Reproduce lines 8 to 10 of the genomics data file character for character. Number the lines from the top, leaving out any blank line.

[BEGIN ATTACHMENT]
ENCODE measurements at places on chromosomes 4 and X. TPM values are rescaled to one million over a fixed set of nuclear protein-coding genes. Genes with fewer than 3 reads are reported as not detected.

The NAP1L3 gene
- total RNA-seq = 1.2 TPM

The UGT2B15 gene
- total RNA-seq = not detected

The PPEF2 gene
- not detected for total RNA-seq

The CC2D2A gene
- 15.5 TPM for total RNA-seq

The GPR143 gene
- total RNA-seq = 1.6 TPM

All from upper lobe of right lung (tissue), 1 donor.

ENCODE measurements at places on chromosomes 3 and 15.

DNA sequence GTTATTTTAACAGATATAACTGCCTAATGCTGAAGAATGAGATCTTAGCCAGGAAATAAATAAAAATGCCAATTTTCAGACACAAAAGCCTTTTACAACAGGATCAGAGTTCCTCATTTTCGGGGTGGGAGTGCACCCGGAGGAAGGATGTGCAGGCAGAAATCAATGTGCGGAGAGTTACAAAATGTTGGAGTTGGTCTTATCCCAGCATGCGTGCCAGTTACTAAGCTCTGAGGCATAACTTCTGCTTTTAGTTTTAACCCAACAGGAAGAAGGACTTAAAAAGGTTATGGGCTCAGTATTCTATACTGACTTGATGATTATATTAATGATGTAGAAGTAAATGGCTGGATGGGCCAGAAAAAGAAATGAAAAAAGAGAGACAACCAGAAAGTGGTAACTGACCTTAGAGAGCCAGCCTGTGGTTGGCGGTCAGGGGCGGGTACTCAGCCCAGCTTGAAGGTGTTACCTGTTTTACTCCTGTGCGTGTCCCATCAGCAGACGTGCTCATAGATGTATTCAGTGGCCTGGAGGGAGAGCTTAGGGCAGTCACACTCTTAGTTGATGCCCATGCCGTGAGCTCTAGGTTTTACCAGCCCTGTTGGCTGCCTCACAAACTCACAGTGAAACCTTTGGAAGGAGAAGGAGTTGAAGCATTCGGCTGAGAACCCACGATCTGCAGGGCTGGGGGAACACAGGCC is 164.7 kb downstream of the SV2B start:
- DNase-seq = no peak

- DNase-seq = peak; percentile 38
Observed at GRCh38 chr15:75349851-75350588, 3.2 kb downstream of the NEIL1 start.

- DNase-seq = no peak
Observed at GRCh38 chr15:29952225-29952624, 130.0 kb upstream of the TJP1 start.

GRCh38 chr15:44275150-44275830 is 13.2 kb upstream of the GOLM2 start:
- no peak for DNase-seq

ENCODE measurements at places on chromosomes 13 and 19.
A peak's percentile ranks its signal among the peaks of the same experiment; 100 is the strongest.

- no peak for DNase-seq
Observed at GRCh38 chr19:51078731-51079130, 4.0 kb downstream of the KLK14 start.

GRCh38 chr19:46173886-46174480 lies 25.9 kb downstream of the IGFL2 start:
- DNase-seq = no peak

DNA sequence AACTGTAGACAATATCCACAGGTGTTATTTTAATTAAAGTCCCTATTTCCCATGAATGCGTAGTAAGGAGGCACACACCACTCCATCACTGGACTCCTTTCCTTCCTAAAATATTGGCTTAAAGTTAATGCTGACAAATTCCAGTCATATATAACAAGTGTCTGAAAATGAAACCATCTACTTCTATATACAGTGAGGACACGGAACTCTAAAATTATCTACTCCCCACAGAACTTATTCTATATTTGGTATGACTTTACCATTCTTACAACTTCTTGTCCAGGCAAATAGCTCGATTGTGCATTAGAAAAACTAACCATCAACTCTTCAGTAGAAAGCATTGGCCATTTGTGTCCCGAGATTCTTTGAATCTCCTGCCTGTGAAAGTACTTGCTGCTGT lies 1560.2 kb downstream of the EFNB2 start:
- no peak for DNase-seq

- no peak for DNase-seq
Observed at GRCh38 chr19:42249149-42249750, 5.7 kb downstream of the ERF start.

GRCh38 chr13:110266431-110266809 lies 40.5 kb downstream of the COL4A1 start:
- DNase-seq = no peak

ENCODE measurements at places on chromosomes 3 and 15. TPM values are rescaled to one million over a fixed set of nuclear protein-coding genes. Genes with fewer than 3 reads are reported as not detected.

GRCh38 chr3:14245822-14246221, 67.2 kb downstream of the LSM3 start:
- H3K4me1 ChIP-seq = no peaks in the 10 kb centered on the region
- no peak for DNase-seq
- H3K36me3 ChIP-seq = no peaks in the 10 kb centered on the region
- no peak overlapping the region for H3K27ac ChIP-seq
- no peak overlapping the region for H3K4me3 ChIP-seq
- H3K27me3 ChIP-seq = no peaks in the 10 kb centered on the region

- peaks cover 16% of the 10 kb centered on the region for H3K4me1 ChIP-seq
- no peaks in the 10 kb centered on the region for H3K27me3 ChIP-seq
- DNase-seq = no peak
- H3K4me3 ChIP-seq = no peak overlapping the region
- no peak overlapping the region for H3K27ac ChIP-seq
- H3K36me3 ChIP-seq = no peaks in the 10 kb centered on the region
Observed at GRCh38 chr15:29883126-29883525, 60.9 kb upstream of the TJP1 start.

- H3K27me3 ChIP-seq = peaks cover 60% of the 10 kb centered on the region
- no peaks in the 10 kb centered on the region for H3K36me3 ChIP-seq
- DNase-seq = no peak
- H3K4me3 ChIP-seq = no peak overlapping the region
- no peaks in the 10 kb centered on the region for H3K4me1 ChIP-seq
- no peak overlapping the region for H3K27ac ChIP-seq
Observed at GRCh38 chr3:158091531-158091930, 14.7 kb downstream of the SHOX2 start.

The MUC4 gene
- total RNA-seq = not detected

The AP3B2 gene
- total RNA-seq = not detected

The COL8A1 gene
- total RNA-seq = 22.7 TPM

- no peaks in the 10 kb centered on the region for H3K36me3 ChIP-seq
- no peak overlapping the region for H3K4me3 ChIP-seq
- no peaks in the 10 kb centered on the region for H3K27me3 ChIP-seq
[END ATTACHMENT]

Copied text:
The CC2D2A gene
- 15.5 TPM for total RNA-seq

The GPR143 gene